Arthritis is an umbrella term used to describe inflammation of the joints. However, there are different kinds of arthritis, including rheumatoid arthritis (RA) and osteoarthritis (OA).
Although RA and OA both affect the joints, they’re very different forms of the same broader condition. RA is an autoimmune condition, while OA is primarily a degenerative joint condition.
Autoimmune vs. Degenerative Disease
RA is an autoimmune disease, which means your body attacks itself. In people with RA, the body interprets the synovium, the soft lining around the joints, as a threat similar to a virus or bacteria and attacks it. This attack causes fluid to accumulate within the joint. The fluid buildup causes swelling, pain, stiffness, and inflammation around your joints.
OA, the most common form of arthritis, is a degenerative joint disease. People with OA experience a breakdown of the cartilage that cushions the joints. The wearing down of cartilage causes your bones to rub against each other exposing small nerves, which causes pain. OA does not involve an autoimmune process like RA does, but mild inflammation also occurs.
Both types of arthritis are more common in women than men. and are more prevalent in older adults, but RA can develop at any age.
People who are overweight, suffer from joint deformities, diabetes, or gout are more likely to develop OA. RA can run in families.
Similarities and Differences
Many of the basic symptoms of RA and OA are the same, including:
- painful, stiff joints
- limited range of motion
- warmth or tenderness in the affected area
- increased intensity of symptoms first thing in the morning
Each kind of arthritis also has its own unique set of symptoms. RA is a systemic disease, which means it can affect the entire body, not just the joints. Early signs of RA can include low-grade fever (in children), muscle aches, and excessive fatigue.
People in advanced stages of RA may notice hard lumps underneath the skin near joints. The lumps, called rheumatoid nodules, can be tender.
People with OA are not likely to experience body-wide symptoms. The degenerative nature of OA is limited solely to the joints. It doesn’t affect the entire body.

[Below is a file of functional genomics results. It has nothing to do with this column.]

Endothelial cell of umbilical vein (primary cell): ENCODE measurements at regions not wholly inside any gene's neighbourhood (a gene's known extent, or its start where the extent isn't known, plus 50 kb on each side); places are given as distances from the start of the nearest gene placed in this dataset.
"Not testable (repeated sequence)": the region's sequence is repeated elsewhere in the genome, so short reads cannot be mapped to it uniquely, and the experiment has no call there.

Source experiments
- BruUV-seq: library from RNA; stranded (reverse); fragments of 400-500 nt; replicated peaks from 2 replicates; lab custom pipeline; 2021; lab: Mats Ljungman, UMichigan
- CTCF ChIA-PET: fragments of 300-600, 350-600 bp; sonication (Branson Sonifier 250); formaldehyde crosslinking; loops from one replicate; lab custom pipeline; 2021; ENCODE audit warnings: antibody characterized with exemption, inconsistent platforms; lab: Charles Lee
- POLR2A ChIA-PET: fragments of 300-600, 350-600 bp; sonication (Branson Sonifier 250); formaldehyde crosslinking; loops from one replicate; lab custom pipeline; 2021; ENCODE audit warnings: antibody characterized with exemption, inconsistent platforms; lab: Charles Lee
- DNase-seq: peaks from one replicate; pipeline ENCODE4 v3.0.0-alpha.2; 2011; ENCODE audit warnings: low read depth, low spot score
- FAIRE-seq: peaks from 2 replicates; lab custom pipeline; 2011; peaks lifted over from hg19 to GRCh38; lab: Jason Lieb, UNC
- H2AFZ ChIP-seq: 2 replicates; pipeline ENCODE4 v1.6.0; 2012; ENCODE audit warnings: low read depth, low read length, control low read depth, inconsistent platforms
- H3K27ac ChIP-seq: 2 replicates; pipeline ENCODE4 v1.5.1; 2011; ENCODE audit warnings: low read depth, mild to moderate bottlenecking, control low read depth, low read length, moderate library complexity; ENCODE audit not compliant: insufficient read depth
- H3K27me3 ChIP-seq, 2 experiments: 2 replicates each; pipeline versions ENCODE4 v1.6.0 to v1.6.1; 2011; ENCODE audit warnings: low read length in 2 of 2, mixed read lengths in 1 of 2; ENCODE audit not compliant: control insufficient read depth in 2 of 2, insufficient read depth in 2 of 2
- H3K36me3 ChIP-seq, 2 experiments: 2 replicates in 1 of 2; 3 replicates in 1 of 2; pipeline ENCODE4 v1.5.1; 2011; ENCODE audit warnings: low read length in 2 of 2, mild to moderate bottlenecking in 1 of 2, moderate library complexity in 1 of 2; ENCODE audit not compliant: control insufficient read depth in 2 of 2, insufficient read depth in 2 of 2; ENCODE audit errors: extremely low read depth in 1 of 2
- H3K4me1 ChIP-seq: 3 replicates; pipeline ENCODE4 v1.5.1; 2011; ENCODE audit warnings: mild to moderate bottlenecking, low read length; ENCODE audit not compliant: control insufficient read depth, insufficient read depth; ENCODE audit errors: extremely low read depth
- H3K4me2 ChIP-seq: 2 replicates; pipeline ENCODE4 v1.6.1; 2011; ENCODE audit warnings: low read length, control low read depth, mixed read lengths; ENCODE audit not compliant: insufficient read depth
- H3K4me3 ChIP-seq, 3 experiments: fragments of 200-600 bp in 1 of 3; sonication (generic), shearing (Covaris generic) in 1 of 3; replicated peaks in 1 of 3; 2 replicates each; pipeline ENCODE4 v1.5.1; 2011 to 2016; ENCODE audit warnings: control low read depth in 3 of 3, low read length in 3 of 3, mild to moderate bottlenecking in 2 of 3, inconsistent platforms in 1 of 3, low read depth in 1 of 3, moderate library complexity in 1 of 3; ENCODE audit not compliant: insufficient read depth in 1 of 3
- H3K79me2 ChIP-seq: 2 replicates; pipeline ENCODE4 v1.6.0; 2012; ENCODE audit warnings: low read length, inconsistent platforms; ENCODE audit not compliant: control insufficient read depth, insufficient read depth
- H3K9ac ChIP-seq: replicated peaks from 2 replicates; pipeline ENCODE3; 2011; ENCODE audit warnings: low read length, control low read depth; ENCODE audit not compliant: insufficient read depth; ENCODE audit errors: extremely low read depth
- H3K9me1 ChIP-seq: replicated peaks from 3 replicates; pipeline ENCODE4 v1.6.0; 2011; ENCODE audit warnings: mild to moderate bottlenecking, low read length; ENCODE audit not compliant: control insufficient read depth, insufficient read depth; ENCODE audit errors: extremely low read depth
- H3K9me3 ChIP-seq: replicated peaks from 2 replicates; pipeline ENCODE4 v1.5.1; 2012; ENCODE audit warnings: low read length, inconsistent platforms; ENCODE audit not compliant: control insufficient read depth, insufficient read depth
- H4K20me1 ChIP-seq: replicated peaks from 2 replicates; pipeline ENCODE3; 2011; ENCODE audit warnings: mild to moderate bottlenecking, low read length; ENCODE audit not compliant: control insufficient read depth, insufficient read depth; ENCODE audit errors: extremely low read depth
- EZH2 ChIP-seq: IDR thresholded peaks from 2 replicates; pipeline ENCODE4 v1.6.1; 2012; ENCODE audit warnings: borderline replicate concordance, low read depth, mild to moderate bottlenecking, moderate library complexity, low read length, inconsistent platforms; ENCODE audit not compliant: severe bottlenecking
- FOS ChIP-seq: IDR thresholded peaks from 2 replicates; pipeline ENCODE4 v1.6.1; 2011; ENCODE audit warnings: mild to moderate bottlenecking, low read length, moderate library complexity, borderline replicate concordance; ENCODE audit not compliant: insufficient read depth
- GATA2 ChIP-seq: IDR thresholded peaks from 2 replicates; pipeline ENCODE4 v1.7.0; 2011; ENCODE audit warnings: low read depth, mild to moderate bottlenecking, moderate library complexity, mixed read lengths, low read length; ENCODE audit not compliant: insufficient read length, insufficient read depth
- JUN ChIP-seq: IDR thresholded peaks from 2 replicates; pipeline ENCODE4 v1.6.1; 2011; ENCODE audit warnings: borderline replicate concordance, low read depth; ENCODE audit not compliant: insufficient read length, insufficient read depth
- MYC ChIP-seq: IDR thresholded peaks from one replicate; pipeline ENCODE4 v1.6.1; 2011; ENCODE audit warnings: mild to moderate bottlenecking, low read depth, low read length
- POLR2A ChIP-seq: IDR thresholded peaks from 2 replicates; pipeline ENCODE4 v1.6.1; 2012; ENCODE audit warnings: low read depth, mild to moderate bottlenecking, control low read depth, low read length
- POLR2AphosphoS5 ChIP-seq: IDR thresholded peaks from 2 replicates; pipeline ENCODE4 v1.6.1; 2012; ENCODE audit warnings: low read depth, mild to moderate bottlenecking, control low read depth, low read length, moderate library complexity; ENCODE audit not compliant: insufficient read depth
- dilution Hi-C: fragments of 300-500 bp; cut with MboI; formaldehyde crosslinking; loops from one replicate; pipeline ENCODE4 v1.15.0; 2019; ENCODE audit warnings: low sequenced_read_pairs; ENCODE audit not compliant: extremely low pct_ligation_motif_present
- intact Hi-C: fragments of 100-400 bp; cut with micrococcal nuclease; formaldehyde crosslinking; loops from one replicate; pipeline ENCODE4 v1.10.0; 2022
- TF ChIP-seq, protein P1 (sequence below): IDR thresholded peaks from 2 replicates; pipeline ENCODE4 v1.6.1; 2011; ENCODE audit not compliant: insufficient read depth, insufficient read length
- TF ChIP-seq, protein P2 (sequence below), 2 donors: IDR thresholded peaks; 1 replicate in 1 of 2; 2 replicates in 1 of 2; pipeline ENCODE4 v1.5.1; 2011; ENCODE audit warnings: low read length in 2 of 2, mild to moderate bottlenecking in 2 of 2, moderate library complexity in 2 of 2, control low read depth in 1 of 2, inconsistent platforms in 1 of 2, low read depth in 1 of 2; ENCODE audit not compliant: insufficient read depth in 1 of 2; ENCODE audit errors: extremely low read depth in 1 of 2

You might develop lumps under the skin around the joints, but these lumps are different from rheumatoid nodules. People with OA tend to develop excess bone growth at the edges of the affected joints, called bone spurs.
RA usually begins in the smaller joints of the body. You’re likely to have pain, stiffness, and swelling in the finger joints. As RA progresses, symptoms can develop in the larger joints such as the knees, shoulders, and ankles.
RA is a symmetrical disease. That means you’ll experience symptoms on both sides of your body at the same time.
OA is less symmetrical. You might have pain in both the left and right knee, for example, but one side or one joint is worse. OA, like RA, is common in the hand and fingers. OA often affects the spine and hips in addition to the knees.
The primary goal for both OA and RA is to reduce pain, improve function, and minimize damage to the joints. Your doctor will approach these goals differently, depending on which form of the disease you have.
Anti-inflammatory and corticosteroid medications are generally effective for both OA and RA. Drugs that suppress the immune system stop the immune system from attacking the joints in those with RA, preventing damage.
There is no cure for RA or OA. However, treatments are available to make the symptoms of both conditions manageable. Contact your doctor if you think you’re experiencing symptoms of RA or OA. They can recommend you to a specialist.